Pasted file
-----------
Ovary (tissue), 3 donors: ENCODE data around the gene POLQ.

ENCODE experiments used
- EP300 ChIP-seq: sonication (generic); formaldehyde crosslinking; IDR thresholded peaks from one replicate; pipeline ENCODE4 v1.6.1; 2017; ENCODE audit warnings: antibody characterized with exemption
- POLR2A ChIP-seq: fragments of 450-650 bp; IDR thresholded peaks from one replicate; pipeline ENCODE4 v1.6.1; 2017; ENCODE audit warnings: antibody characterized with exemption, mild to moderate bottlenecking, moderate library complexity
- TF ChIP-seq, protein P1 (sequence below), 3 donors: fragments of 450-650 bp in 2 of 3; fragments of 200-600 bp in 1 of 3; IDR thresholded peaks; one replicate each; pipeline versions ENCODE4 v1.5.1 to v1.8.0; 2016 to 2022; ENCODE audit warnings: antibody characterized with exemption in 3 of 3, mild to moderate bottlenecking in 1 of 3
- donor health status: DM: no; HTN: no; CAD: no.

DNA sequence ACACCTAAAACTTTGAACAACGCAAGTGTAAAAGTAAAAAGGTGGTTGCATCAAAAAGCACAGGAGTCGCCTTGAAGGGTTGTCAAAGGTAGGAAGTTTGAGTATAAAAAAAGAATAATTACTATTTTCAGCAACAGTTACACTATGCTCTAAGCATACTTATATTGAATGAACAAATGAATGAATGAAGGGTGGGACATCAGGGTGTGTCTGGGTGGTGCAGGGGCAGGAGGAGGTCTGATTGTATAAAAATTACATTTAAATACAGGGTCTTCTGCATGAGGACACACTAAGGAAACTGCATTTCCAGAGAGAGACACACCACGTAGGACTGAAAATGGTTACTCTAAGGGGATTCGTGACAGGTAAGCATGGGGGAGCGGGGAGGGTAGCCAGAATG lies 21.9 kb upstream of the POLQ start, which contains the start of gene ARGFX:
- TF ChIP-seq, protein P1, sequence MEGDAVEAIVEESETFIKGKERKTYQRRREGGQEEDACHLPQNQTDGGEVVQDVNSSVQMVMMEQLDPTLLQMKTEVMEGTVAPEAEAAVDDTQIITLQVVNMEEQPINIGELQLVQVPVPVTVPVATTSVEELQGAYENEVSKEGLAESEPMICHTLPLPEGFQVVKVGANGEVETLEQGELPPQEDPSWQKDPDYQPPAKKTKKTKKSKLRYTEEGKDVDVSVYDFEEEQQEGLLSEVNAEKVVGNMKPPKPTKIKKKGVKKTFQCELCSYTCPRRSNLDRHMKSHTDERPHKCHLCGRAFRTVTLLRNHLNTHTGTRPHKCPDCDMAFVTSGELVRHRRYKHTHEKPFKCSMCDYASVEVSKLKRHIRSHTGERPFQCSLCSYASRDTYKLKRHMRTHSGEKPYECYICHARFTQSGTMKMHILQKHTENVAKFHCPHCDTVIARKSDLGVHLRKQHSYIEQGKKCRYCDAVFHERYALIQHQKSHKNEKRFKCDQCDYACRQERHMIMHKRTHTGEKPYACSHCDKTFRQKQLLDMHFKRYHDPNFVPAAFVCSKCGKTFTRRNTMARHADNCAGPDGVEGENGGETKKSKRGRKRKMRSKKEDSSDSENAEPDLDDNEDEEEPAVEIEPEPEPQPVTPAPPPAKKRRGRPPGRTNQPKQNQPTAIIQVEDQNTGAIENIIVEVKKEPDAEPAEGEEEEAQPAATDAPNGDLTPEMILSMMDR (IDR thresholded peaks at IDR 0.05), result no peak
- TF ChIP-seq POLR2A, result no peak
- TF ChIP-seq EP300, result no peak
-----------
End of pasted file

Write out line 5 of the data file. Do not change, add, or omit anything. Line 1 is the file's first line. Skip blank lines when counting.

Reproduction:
- TF ChIP-seq, protein P1 (sequence below), 3 donors: fragments of 450-650 bp in 2 of 3; fragments of 200-600 bp in 1 of 3; IDR thresholded peaks; one replicate each; pipeline versions ENCODE4 v1.5.1 to v1.8.0; 2016 to 2022; ENCODE audit warnings: antibody characterized with exemption in 3 of 3, mild to moderate bottlenecking in 1 of 3